Bright Matrices

Writings & musings of Mike Zavarello (a.k.a. brightmatrix), a "red mage" web developer.

Tag: professional development

What a Difference a Year Makes

What a difference a year makes.

Next month will mark a full year since I succeeded my previous boss as leader of my work’s web team. If you had asked me two years ago whether I’d want to move ahead in my career as a manager/leader or stay in the trenches as a dyed-in-the-wool developer, I wouldn’t have hesitated to tell you I had no desire to administrate. I liked being the specialist, where I could touch the raw code and pixels. I didn’t want to get involved in all the diplomatic back-and-forth that often accompanies a leading role. But, when my boss announced she was moving onward last November, duty called and I accepted the stripe on my sleeve. I’m really glad I did.

Turns out, I actually like management. It’s been gratifying to take the reins on projects and tasks now under my stewardship, building on relationships I had started in my developer years to carry them forward. I’ve also enjoyed taking on career development, making sure the developers on my team have all the tools, resources, and time they need to succeed in their projects and expand their professional expertise. The amount of time I actually touch code these days has decreased to less than 10% (and social media even less, but I’ll get to that in a moment), but that’s OK; my duties are elsewhere now. I’ve learned to rely upon and trust the expert opinions of my staff to carry out the objectives and strategies we craft together. Delegation, something I thought I would have a hard time getting used to, is now working smoothly.

Now comes the hard part. Yes, I’m enjoying management, but the amount of time I have on my hands to handle the “one true love” from my past life, social media, has dwindled dramatically. Whether or not you’ve noticed, this blog has also floundered. I always knew that social media was a time-consuming effort in order to get it done properly, but I’ve come to fully respect the sheer amount of dedication and regimented time management it often requires. I’ve had to peel back my level of involvement to a supervisory and technical support role while others, including some amazingly talented and level-headed junior staffers, have done the heavy lifting.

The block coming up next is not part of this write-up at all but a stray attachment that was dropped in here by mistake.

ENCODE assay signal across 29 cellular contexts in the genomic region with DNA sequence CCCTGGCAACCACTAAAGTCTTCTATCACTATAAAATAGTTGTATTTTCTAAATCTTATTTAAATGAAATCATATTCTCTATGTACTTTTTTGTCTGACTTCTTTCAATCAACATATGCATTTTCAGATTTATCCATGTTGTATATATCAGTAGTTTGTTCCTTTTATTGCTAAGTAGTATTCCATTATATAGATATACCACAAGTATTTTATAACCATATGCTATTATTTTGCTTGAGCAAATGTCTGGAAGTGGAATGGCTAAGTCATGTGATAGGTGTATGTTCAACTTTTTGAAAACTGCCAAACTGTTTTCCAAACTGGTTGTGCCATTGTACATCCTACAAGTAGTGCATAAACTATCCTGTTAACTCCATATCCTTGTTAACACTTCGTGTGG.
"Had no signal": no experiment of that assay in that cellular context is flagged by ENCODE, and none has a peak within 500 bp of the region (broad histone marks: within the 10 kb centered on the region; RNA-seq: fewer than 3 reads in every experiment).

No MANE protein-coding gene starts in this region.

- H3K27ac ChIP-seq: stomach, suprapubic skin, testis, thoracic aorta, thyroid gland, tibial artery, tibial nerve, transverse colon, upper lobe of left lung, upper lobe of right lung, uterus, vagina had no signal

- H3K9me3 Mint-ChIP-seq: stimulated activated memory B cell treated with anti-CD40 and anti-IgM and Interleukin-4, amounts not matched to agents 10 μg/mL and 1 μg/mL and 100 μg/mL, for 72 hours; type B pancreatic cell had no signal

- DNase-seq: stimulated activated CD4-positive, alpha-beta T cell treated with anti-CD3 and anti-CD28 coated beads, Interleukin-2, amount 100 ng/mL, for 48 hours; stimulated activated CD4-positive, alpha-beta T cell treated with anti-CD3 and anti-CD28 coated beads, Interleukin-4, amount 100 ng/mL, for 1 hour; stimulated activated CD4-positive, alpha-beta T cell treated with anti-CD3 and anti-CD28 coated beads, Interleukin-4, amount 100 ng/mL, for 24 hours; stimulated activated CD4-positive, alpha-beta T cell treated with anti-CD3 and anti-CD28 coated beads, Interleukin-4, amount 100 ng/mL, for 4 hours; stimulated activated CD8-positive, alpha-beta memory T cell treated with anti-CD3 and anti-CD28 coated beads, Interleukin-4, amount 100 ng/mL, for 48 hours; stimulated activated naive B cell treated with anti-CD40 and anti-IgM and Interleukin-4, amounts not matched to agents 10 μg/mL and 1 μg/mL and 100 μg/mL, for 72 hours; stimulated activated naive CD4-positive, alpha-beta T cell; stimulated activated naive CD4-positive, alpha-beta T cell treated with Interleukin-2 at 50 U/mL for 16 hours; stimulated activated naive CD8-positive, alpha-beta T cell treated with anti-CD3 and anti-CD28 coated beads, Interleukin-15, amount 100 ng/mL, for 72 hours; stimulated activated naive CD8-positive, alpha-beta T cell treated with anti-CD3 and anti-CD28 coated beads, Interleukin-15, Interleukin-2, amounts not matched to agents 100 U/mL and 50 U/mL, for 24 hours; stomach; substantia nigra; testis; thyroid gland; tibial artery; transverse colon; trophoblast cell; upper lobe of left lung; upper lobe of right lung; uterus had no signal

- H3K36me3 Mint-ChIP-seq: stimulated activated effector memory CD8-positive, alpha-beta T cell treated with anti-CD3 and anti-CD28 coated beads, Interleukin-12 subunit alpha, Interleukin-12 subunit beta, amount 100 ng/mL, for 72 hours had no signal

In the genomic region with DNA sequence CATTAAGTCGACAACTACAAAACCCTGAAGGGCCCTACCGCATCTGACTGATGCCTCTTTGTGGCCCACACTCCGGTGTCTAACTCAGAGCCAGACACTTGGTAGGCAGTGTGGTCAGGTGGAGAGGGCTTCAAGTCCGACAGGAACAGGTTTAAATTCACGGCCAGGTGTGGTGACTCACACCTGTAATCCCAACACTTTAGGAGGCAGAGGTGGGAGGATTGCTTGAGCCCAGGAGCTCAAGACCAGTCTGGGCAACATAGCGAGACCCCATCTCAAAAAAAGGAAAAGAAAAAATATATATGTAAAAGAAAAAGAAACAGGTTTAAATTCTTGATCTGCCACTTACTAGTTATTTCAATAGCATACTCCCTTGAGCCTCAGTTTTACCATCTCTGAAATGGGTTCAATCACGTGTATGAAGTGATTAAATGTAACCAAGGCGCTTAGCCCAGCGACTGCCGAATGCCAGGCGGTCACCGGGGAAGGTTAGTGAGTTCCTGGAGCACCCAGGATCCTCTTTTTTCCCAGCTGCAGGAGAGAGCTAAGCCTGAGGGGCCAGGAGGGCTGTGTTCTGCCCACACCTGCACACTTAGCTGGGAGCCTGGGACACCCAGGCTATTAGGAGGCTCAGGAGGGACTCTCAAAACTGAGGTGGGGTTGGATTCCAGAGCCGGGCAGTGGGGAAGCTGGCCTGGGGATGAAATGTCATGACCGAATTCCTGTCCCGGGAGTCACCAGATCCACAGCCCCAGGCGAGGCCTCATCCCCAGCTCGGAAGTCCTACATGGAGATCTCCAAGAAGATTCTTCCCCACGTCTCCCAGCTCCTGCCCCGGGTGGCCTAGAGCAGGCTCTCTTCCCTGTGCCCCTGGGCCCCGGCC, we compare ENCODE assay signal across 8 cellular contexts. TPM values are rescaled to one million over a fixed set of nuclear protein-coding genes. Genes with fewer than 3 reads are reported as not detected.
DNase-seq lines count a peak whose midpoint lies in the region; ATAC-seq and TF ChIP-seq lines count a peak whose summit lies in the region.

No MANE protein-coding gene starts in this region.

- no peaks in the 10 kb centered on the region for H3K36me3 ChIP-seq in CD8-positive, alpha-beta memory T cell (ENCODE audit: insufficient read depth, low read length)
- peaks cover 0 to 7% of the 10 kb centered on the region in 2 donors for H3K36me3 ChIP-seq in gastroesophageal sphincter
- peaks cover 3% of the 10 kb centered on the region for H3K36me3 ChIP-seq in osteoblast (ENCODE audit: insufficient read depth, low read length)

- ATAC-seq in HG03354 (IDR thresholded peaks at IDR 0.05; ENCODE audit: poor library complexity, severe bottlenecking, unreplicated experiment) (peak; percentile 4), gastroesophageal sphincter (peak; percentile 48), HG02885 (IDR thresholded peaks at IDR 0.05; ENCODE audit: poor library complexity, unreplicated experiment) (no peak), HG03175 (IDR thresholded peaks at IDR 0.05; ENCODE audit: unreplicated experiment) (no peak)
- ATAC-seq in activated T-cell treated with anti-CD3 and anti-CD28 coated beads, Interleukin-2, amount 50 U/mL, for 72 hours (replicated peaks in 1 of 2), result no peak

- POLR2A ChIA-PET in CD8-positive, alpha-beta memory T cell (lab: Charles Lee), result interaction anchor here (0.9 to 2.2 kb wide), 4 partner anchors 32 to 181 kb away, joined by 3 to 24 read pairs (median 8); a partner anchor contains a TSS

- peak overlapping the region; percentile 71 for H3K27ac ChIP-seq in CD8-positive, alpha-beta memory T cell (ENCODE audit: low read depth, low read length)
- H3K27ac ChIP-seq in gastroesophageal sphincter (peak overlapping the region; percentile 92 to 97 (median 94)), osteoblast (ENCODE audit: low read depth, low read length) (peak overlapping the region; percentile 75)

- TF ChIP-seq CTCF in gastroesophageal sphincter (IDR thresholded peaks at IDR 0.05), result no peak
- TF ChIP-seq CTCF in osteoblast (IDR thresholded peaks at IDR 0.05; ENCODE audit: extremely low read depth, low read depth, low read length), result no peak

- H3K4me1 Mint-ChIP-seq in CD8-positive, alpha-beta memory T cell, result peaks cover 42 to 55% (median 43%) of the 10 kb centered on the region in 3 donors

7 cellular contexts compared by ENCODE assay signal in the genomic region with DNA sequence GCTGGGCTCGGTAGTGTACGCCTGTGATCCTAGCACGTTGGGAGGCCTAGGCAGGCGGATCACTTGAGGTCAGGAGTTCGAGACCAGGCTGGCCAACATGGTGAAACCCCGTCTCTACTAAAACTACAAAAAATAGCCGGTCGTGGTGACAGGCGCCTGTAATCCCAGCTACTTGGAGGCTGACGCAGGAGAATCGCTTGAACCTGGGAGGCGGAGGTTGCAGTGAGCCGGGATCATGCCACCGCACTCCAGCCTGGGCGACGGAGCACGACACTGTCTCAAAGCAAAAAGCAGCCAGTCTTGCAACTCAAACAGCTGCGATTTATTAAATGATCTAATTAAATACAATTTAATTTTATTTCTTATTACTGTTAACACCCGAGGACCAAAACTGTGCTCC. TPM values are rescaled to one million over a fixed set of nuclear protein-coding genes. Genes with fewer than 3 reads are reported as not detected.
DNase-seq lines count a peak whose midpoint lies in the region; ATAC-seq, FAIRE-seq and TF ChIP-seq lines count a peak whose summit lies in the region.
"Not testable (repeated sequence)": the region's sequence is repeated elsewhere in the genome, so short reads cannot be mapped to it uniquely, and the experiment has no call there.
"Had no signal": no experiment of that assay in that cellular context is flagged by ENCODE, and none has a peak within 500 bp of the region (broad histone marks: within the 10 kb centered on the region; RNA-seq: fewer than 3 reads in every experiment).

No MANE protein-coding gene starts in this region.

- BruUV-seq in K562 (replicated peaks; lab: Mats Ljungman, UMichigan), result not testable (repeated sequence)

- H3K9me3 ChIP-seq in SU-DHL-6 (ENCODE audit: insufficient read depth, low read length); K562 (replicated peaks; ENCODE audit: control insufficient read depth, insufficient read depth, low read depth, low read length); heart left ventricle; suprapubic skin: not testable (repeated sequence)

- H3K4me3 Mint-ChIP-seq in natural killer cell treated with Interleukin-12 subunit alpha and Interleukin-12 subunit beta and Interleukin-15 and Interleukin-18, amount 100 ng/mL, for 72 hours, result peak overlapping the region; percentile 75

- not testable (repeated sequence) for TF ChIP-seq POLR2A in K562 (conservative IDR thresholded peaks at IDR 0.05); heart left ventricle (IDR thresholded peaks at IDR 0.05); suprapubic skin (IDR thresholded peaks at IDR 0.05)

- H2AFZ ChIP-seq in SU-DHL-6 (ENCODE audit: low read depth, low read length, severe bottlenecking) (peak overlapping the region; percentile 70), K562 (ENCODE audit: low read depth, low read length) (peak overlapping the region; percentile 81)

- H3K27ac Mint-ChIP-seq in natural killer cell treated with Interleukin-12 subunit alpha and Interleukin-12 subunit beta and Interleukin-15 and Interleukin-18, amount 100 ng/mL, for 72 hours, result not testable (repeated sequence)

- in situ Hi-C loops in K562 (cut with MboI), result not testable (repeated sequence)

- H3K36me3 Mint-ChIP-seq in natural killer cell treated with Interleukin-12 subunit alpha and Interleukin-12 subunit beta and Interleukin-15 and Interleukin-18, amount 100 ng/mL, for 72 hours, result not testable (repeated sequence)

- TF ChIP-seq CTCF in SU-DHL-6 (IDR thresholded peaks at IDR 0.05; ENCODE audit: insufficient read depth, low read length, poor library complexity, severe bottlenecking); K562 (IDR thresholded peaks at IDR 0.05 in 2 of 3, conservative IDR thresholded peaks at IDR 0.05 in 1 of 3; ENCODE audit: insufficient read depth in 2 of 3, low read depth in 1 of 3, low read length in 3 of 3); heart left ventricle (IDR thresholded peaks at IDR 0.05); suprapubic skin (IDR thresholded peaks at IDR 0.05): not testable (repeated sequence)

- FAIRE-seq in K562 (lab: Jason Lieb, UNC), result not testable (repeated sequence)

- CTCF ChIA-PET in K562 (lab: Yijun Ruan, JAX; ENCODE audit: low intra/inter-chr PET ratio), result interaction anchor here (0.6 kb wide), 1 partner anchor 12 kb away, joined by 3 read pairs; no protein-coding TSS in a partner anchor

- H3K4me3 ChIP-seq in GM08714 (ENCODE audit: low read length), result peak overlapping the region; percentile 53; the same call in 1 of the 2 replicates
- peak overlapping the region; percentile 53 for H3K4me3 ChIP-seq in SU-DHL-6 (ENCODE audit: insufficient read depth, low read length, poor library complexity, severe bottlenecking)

As with anything else in life, this transition has been a balancing act. Balancing projects, tasks, personnel, time, and making hard choices based on the “situation on the ground.” Have I given up social media altogether? Hardly, but I’m much quieter on Twitter, Facebook, et al. these days. I still have no Pinterest to speak of. I’ve found less to take away from new media these days, but, as an article I read today from Frank Strong aptly indicates, “you get out of social media what you put into it.” It is what it is.

As the saying goes, “change comes from within,” but it also came come from without, your environment shaping your evolution. This past year has been must that for me. An evolution.

Taking Aim at the Cloud of Doubt

It seems that ever since I dove into the realm of social media, specifically Twitter, I get this nagging, flagging feeling of doubt every six weeks or so. It’s like some miniature existential crisis, but on a recurring basis. I wonder: how can my works matter in the presence of other great thinkers? Why didn’t I think of that concept, that idea, that perspective?

When you’re part of a swift-moving current of constant thoughts, adamant opinions, and vibrant conversations, it’s easy to be overwhelmed by the sudden awareness that talent is all around you, and you’re the least of it all. It can be a crushing weight, that sensation of mediocrity. But really, if you think about it, the new challenger who’s arrived is that awareness. Never before have we been able to tap into so many creative minds at once. Industry leaders and luminaries have always been generating ideas, writing books, keynoting conferences, etc. It’s that level playing field tools like Twitter offer that make it seem like you’re in direct competition with the heavyweights.

So, what can both you and I do about all this?

Get over it, shake it off, and don’t get sucked into an imaginary popularity contest.

Did you make a mistake? Learn from it and grow. Do you admire another’s work? Absorb their teachings and add to your knowledge and skills. Are you questioning your own professional self-worth? Take both the good and bad from your colleagues and connections for a balanced viewpoint; learn not only what ideals you want to obtain, but which to avoid.

We’re each our own worst critics. I firmly believe a hallmark of the creative thinker is the constant criticism of our own works coupled with the incessant drive to simply do better. It’s the motive power that keeps us questing and questioning the world, ourselves, and our place within it. The key, I think, is to continuously remind ourselves of that, accept the times of uncertainty alongside the great works we do produce, and realize that this too shall pass. You’re not in a race to win with these folks; you’re out there to do the very best with your life and your talents.

I’m taking aim at the cloud of doubt, and I hope you are, too. Let’s wish ourselves great victory!

Related goodness: Here’s two outstanding posts related to my train of thought that I discovered in this morning’s blog reading:

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